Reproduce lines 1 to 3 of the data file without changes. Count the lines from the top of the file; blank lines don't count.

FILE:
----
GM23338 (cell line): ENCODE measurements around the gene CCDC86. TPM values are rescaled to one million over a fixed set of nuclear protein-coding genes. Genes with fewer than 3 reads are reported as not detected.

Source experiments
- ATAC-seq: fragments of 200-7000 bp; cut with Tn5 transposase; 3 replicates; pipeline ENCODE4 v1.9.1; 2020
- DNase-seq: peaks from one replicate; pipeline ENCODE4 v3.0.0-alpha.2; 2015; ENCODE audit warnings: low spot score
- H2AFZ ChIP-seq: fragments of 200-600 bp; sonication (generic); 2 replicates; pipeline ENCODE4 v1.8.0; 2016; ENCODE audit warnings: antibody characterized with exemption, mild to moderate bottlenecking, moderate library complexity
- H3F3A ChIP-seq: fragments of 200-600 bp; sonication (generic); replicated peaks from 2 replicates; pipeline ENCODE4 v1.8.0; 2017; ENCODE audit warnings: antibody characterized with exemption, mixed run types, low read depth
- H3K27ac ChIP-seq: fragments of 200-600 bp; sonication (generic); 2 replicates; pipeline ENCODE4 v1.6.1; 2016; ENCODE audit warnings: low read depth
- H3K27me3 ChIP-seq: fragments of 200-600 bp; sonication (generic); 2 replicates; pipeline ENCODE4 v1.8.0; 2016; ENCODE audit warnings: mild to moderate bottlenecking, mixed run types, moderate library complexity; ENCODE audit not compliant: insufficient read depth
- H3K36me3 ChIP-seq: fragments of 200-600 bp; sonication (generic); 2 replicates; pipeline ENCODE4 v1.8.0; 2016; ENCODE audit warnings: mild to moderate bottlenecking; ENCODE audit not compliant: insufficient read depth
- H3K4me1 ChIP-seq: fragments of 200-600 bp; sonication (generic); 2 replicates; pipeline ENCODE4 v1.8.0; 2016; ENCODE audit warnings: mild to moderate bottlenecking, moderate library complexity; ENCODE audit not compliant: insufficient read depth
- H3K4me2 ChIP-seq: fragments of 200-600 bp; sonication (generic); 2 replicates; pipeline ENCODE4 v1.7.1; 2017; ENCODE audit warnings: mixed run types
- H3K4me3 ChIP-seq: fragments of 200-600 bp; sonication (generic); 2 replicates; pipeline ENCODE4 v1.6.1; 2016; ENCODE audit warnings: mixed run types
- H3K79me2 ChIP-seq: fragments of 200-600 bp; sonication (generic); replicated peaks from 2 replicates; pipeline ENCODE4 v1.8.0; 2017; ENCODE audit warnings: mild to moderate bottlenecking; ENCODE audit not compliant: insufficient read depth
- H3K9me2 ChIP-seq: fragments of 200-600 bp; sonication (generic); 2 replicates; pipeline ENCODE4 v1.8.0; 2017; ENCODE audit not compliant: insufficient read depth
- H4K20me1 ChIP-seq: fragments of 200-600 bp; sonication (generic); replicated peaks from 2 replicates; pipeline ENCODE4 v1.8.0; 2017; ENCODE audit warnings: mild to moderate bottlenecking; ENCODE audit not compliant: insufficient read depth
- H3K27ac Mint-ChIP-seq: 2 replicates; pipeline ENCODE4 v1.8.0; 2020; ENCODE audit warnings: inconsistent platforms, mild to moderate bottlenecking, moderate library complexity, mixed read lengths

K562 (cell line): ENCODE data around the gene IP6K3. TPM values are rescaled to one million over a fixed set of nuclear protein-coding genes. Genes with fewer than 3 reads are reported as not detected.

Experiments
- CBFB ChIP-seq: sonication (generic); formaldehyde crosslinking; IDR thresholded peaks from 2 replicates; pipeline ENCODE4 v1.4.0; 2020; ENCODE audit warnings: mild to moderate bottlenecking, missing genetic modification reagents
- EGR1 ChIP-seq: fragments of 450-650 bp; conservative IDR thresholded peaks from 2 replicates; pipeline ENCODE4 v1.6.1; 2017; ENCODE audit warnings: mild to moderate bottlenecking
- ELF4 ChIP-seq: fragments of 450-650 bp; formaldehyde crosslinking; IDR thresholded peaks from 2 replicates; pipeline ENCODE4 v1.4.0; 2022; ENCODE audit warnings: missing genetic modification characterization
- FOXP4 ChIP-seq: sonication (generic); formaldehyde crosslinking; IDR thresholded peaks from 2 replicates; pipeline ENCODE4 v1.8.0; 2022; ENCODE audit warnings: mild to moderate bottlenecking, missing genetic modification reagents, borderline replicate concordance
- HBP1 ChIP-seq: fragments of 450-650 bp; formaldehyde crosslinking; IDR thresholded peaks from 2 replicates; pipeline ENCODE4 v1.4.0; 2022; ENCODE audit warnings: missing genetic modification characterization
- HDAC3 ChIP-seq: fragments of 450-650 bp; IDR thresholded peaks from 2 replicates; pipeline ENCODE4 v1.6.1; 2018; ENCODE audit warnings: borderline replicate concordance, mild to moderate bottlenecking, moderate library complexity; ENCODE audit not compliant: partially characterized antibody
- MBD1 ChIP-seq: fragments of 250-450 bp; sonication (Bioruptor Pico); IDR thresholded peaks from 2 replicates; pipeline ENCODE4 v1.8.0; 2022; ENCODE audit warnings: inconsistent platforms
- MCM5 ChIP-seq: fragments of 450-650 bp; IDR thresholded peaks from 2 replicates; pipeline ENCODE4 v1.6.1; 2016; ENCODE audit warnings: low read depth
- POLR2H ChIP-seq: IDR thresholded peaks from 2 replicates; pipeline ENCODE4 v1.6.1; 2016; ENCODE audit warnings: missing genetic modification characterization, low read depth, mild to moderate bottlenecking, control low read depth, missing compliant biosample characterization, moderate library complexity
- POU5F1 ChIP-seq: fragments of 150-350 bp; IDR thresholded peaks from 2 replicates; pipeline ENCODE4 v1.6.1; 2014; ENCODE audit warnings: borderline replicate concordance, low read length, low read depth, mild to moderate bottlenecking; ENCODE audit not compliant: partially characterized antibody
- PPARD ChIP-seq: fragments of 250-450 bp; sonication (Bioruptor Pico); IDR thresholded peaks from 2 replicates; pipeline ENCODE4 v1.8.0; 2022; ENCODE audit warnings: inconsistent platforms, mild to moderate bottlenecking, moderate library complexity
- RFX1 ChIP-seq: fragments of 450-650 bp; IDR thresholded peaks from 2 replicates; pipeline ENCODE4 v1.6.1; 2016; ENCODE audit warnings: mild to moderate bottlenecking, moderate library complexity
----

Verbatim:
GM23338 (cell line): ENCODE measurements around the gene CCDC86. TPM values are rescaled to one million over a fixed set of nuclear protein-coding genes. Genes with fewer than 3 reads are reported as not detected.

Source experiments
- ATAC-seq: fragments of 200-7000 bp; cut with Tn5 transposase; 3 replicates; pipeline ENCODE4 v1.9.1; 2020